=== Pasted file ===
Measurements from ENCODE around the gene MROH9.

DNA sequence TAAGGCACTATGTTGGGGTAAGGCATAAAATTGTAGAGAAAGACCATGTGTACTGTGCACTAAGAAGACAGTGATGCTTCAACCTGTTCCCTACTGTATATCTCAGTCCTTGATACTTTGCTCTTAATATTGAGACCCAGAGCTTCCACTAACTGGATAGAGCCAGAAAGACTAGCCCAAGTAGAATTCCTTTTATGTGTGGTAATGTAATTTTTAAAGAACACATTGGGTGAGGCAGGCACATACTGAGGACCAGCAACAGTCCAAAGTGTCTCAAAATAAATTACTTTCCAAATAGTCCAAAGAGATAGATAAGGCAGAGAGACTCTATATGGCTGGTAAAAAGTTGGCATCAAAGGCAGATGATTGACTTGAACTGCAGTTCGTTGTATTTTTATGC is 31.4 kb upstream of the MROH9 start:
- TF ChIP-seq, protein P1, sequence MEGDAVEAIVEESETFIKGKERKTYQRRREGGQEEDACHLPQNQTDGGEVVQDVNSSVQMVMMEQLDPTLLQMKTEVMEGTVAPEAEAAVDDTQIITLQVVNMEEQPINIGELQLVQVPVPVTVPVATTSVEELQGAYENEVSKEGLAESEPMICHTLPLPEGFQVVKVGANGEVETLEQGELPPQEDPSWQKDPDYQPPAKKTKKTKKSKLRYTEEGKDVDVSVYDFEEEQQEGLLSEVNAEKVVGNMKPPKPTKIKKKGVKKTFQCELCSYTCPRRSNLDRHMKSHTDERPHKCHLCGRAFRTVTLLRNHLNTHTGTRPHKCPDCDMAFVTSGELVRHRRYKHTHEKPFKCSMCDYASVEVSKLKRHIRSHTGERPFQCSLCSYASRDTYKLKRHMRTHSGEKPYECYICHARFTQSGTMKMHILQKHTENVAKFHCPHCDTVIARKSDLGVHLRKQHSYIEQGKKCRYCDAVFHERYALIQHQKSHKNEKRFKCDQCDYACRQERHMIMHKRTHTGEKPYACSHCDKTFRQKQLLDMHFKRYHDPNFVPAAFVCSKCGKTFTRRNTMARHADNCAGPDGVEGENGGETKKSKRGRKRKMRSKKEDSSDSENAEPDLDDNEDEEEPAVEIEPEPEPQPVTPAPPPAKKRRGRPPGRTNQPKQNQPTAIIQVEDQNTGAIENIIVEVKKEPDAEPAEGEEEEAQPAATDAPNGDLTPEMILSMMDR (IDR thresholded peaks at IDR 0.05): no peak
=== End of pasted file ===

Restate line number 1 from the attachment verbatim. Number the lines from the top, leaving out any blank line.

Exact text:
Measurements from ENCODE around the gene MROH9.